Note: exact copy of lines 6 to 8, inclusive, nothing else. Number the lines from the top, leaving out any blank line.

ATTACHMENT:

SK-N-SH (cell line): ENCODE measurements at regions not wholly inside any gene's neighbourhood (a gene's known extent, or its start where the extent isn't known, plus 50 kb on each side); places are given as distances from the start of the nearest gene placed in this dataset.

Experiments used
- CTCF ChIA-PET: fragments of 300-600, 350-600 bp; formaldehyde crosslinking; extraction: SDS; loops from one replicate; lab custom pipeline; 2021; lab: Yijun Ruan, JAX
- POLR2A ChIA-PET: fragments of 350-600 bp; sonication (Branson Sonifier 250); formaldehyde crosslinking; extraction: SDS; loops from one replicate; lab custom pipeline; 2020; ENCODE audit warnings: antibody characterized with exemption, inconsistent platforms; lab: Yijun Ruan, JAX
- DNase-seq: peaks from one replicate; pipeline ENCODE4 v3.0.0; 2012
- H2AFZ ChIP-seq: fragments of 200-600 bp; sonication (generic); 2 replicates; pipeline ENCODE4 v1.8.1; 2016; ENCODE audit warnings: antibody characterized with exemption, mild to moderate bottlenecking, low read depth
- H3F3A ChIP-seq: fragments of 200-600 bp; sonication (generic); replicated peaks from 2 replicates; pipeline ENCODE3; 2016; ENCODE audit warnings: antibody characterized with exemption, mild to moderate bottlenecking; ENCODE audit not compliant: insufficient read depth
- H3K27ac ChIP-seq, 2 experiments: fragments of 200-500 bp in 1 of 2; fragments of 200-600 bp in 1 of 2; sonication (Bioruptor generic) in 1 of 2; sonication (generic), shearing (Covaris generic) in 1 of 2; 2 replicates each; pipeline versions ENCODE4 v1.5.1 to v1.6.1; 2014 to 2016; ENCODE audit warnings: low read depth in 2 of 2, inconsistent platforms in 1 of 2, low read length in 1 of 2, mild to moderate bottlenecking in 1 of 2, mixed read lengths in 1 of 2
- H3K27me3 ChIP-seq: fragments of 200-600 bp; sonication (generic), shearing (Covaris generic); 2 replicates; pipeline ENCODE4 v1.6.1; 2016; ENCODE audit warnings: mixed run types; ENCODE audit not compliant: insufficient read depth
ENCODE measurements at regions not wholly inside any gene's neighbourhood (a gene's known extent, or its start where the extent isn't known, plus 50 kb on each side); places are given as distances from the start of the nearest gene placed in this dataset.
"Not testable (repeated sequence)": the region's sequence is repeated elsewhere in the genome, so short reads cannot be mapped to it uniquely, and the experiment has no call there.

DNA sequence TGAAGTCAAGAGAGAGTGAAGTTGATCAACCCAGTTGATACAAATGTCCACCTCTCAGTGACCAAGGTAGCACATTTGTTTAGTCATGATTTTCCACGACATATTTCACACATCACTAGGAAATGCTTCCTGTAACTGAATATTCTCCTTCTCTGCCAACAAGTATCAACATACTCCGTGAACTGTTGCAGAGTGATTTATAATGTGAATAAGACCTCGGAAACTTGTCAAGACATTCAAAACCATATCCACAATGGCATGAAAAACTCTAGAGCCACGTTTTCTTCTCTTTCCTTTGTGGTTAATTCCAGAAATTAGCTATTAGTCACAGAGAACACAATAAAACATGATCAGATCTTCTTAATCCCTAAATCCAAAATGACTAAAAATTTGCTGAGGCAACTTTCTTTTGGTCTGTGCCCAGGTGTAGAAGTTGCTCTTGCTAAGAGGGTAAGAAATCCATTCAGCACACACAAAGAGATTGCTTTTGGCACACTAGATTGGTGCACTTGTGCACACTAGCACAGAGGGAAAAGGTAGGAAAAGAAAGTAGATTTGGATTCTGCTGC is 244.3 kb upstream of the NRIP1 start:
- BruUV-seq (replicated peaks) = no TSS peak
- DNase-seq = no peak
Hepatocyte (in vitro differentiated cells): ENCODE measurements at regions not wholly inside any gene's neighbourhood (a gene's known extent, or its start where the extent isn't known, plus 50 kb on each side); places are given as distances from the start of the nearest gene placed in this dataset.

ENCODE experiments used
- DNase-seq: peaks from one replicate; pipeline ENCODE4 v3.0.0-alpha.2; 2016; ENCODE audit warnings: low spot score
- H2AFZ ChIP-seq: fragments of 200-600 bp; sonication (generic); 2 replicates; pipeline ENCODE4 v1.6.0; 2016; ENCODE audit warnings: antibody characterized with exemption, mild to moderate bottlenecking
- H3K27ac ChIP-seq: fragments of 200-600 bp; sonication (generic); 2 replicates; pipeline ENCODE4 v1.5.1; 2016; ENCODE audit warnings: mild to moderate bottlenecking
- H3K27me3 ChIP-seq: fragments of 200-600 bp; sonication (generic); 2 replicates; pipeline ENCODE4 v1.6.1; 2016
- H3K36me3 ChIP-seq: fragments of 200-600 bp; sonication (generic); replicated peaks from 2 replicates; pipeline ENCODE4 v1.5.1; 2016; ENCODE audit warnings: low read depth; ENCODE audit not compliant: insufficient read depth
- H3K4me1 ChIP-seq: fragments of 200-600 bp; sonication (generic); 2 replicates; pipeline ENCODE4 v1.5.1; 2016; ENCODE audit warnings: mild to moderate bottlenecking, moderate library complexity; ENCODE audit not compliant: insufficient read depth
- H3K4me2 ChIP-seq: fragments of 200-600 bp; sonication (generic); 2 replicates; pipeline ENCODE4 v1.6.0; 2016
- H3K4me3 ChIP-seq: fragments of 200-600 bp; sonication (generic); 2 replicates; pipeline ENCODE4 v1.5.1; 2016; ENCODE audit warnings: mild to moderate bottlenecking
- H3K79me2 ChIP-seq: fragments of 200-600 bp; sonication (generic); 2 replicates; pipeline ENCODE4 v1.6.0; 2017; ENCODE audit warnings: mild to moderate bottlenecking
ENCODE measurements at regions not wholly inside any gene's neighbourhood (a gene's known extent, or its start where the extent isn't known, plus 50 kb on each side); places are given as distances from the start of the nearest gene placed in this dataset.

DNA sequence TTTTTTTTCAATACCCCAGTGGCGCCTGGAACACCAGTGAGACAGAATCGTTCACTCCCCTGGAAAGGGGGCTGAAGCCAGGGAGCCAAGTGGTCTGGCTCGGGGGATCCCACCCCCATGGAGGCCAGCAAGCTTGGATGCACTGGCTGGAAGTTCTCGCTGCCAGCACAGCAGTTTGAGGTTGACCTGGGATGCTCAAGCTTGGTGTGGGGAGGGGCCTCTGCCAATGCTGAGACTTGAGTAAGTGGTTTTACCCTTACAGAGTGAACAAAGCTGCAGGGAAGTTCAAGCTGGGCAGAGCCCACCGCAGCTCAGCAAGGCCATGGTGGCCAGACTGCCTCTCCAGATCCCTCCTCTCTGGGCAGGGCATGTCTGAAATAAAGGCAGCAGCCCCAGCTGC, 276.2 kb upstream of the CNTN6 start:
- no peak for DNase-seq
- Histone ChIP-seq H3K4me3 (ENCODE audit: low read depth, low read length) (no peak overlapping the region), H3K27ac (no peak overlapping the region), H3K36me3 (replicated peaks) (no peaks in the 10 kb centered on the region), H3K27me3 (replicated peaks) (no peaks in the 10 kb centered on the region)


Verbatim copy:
- H2AFZ ChIP-seq: fragments of 200-600 bp; sonication (generic); 2 replicates; pipeline ENCODE4 v1.8.1; 2016; ENCODE audit warnings: antibody characterized with exemption, mild to moderate bottlenecking, low read depth
- H3F3A ChIP-seq: fragments of 200-600 bp; sonication (generic); replicated peaks from 2 replicates; pipeline ENCODE3; 2016; ENCODE audit warnings: antibody characterized with exemption, mild to moderate bottlenecking; ENCODE audit not compliant: insufficient read depth
- H3K27ac ChIP-seq, 2 experiments: fragments of 200-500 bp in 1 of 2; fragments of 200-600 bp in 1 of 2; sonication (Bioruptor generic) in 1 of 2; sonication (generic), shearing (Covaris generic) in 1 of 2; 2 replicates each; pipeline versions ENCODE4 v1.5.1 to v1.6.1; 2014 to 2016; ENCODE audit warnings: low read depth in 2 of 2, inconsistent platforms in 1 of 2, low read length in 1 of 2, mild to moderate bottlenecking in 1 of 2, mixed read lengths in 1 of 2